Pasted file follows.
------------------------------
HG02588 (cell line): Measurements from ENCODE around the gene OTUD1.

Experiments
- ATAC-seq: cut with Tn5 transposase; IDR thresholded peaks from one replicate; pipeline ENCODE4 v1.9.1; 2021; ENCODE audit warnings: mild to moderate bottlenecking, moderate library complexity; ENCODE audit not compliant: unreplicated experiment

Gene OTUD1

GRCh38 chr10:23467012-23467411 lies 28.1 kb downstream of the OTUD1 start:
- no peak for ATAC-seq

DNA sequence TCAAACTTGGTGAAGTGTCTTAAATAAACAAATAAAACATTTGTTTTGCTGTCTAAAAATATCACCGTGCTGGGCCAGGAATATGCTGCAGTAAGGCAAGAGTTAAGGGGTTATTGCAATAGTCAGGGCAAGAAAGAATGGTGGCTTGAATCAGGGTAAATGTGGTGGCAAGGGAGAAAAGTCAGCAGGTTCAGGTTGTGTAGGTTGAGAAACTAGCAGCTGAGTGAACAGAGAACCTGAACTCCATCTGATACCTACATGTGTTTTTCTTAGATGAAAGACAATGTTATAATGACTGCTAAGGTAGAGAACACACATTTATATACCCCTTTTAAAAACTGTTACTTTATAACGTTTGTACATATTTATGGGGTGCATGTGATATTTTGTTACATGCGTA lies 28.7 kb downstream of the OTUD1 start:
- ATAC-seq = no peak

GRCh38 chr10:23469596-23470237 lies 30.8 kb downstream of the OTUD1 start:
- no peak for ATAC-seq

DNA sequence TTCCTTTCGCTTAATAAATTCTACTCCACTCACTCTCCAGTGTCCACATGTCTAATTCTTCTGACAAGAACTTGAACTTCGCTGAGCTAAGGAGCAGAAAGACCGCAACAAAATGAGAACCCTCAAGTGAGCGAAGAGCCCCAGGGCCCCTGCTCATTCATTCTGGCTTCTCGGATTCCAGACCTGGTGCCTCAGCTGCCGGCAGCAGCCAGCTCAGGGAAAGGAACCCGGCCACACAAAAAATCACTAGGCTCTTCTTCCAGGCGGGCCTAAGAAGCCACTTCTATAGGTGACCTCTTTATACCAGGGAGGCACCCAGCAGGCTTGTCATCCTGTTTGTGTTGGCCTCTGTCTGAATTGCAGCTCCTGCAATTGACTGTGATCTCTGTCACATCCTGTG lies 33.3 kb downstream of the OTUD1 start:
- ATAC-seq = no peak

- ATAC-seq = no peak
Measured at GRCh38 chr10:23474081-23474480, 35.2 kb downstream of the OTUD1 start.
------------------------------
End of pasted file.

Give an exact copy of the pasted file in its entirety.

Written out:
HG02588 (cell line): Measurements from ENCODE around the gene OTUD1.

Experiments
- ATAC-seq: cut with Tn5 transposase; IDR thresholded peaks from one replicate; pipeline ENCODE4 v1.9.1; 2021; ENCODE audit warnings: mild to moderate bottlenecking, moderate library complexity; ENCODE audit not compliant: unreplicated experiment

Gene OTUD1

GRCh38 chr10:23467012-23467411 lies 28.1 kb downstream of the OTUD1 start:
- no peak for ATAC-seq

DNA sequence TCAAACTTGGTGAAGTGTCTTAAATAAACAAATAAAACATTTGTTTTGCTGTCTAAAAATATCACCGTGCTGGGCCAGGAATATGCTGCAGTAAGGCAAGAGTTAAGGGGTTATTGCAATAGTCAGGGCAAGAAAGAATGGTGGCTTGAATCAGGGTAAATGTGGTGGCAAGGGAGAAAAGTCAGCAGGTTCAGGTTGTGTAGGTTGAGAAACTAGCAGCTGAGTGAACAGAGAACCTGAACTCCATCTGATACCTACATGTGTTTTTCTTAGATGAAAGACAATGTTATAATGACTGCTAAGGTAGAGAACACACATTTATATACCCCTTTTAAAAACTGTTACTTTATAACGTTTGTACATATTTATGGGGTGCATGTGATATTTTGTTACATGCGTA lies 28.7 kb downstream of the OTUD1 start:
- ATAC-seq = no peak

GRCh38 chr10:23469596-23470237 lies 30.8 kb downstream of the OTUD1 start:
- no peak for ATAC-seq

DNA sequence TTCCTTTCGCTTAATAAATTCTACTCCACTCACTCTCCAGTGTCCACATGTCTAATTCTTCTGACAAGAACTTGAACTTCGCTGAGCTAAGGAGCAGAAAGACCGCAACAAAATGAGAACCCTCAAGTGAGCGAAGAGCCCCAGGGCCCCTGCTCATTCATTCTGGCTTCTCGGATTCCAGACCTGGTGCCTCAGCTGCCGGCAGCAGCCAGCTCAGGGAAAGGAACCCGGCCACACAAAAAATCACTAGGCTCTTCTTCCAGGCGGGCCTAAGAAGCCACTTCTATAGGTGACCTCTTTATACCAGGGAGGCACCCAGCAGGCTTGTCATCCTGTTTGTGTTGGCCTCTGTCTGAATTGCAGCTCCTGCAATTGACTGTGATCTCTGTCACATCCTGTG lies 33.3 kb downstream of the OTUD1 start:
- ATAC-seq = no peak

- ATAC-seq = no peak
Measured at GRCh38 chr10:23474081-23474480, 35.2 kb downstream of the OTUD1 start.